The DHS Learning Curve Rounds Up Psychologists

The DHS Scholars and Fellows program, which provides generous support to rising undergraduate juniors and first or second year graduate students, continues to demonstrate appreciation for psychology and other social sciences.

The DHS Scholars and Fellows program, which provides generous support to rising undergraduate juniors and first or second year graduate students, continues to demonstrate appreciation for psychology and other social sciences. Science Policy staff serve in a liaison role between DHS University Program staff and the student community to promote dissemination of program materials and encourage students to apply to the program. In early December, DHS provided data for the most recent round of awards announced in a DHS press release on November 15.

Of this year's 105 awardees (47 graduate and 58 undergraduate students), 18 awardees were students in social sciences, including psychology, economics, international relations, linguistics, political science and science policy. Awards to psychology majors were split across clinical, experimental, general, and social subdisciplines. The representation of social sciences in 2004 is roughly comparable to that seen in 2003, where again budding social scientists received approximately 20% of the awards.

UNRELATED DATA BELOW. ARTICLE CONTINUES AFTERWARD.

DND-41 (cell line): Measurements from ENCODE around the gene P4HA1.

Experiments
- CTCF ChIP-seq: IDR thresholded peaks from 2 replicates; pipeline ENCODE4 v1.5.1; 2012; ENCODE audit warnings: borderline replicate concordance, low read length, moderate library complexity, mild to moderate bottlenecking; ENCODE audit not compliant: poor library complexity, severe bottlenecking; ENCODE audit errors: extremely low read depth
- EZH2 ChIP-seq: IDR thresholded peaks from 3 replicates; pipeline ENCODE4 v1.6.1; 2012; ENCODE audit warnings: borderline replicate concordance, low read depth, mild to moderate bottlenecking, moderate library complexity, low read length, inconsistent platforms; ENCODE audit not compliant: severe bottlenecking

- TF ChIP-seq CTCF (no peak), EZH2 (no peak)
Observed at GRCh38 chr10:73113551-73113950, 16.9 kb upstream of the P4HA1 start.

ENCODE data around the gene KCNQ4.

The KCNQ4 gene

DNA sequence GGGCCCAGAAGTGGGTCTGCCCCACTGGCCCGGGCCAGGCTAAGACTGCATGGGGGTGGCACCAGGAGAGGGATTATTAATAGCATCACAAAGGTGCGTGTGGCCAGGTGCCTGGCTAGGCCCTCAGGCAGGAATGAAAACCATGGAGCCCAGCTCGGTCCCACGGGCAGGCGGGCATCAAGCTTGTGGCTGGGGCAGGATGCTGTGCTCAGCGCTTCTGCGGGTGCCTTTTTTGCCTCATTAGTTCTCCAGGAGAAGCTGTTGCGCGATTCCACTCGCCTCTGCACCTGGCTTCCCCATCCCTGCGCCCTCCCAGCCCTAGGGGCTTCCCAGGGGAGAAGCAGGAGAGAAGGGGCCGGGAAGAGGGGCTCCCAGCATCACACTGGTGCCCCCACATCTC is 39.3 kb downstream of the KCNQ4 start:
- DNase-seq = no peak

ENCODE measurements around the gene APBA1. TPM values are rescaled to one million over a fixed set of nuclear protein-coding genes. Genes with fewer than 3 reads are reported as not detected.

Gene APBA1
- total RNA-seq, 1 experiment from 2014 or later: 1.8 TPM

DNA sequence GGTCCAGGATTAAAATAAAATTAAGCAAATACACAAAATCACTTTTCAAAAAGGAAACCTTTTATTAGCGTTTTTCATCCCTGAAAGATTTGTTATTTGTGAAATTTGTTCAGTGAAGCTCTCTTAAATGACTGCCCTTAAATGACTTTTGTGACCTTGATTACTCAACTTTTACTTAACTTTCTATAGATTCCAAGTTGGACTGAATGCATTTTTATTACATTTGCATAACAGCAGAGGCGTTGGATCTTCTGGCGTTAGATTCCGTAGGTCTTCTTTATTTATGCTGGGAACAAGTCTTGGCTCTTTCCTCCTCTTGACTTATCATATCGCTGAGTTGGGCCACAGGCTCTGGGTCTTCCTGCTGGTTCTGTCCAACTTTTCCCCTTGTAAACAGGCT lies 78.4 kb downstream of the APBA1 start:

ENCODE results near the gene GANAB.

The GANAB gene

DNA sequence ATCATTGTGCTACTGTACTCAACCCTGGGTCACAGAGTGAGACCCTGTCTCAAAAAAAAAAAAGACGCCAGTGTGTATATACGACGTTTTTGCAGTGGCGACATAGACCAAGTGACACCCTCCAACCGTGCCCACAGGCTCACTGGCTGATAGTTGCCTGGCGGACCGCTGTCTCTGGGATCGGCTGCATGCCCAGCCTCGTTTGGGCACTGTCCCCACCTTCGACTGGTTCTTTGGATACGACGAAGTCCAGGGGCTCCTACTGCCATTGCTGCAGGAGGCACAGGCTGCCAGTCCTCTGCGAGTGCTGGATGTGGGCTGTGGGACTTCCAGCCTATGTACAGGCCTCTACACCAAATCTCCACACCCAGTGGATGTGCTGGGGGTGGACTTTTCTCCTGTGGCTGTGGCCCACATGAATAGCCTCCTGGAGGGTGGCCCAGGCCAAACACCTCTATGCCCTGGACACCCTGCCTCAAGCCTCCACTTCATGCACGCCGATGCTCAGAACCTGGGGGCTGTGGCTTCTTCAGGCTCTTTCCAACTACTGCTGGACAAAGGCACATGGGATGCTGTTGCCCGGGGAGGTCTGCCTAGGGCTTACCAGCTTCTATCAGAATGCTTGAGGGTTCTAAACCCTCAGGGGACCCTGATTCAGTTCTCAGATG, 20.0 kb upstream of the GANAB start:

DHS's continued support of the University Programs broadly, and of disciplinary training in social sciences in particular, is critically important as Science Policy staff continue to advocate for the role of psychology in homeland and national security on Capitol Hill. Threats to gut the DHS Scholars and Fellows program were averted with a final appropriation of $70 million in the 2005 DHS funding bill, but congressional support will be sorely tested in 2006 as so many competing priorities vie for attention.

Because the nation's current priorities reflect the "not if, but when" anticipation of future domestic terrorist attacks, DHS will likely continue to fare well overall. However, despite recognition that humans perpetrate terrorism, thus far the DHS budget has been driven by microbes and molecules, with most of the funding oriented toward countermeasures for weapons of mass destruction (i.e., chemical, biological, radiological and nuclear agents). Therefore, it really is incumbent upon the field to leverage demonstrable success stories, like those within the University Programs, to continue elevating the profile of psychology across DHS. Application materials for the 2005 competition will soon be available here.